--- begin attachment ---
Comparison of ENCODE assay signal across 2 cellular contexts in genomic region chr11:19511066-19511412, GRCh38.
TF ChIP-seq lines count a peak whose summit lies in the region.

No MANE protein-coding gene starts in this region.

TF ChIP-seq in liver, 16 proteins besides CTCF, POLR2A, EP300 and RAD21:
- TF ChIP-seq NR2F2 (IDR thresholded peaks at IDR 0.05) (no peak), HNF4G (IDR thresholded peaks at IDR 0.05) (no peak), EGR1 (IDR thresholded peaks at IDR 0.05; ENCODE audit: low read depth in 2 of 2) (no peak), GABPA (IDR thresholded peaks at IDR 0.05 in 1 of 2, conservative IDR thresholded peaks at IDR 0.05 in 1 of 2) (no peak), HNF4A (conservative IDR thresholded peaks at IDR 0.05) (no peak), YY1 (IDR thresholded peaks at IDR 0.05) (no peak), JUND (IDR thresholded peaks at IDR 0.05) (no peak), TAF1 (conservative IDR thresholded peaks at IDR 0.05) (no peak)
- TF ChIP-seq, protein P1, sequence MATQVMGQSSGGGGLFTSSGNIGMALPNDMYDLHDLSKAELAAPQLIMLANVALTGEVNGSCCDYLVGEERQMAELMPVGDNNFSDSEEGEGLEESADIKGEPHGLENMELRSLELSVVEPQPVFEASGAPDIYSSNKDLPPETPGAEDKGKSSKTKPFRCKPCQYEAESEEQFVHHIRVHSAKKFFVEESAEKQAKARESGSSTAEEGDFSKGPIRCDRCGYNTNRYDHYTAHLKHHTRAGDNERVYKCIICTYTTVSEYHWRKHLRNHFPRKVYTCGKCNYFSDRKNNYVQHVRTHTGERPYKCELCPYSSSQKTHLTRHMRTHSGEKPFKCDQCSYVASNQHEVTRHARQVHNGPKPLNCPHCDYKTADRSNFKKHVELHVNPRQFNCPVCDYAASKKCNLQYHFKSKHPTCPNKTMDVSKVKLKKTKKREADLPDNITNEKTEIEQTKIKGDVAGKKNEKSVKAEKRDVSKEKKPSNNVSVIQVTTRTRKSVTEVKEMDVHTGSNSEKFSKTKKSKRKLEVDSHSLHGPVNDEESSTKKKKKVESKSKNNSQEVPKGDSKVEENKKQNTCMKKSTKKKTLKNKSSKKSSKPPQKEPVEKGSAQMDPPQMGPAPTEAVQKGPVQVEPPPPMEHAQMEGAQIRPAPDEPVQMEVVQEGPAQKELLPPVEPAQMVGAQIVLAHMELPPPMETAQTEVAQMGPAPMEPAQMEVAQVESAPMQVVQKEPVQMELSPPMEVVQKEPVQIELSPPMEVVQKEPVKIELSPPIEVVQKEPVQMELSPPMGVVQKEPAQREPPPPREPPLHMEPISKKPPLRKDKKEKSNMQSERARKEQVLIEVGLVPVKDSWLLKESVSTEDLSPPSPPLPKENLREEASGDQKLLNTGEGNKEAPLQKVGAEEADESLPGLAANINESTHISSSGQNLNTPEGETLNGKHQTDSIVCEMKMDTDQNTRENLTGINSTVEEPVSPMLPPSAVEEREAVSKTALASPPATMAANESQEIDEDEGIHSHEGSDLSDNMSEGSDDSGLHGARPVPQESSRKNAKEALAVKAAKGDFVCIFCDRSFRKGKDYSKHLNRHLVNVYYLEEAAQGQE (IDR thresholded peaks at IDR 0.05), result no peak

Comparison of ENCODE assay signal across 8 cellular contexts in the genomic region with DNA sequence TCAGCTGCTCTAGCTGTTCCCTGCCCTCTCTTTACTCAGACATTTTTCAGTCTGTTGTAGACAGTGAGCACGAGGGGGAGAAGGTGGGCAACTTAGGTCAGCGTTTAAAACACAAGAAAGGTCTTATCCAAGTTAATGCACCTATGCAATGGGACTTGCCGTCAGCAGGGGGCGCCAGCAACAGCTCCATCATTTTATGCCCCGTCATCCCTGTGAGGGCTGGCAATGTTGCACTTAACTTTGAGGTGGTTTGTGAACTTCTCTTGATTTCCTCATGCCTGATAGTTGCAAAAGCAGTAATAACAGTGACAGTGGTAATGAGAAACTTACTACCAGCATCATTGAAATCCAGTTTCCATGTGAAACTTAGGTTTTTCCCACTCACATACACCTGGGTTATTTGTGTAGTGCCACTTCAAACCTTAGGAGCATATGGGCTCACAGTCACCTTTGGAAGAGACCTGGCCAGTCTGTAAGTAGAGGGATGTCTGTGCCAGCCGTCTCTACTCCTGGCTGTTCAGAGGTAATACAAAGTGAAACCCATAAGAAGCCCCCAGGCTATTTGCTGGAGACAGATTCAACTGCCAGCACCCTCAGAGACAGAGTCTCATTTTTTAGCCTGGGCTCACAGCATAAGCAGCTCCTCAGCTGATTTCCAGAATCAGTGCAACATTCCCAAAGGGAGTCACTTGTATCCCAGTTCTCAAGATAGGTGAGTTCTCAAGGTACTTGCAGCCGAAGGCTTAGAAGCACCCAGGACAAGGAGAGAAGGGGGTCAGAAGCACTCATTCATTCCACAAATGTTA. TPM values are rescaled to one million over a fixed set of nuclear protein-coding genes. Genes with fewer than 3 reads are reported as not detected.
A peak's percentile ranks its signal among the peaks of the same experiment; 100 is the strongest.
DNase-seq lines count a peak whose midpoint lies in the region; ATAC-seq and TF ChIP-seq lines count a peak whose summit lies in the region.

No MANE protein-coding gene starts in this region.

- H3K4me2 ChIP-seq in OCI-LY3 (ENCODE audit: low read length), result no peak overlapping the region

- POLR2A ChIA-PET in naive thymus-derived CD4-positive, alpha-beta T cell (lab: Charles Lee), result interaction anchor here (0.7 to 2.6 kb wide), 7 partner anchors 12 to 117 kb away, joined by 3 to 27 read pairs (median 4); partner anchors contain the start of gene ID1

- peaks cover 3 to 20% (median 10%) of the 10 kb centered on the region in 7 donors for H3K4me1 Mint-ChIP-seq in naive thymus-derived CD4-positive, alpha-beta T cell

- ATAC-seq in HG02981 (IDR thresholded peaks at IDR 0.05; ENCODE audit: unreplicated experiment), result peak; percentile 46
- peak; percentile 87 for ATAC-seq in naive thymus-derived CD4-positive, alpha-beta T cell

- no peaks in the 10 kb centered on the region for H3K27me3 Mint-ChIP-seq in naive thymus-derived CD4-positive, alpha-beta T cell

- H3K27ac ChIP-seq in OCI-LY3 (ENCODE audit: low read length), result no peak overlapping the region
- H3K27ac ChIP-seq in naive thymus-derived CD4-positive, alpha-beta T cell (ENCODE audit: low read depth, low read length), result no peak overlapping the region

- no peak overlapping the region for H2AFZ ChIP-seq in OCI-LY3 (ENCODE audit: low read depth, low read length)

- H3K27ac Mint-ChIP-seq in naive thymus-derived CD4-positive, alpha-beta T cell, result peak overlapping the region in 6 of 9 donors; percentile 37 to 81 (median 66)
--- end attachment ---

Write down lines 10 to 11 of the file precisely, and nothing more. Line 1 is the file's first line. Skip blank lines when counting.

No MANE protein-coding gene starts in this region.

- H3K4me2 ChIP-seq in OCI-LY3 (ENCODE audit: low read length), result no peak overlapping the region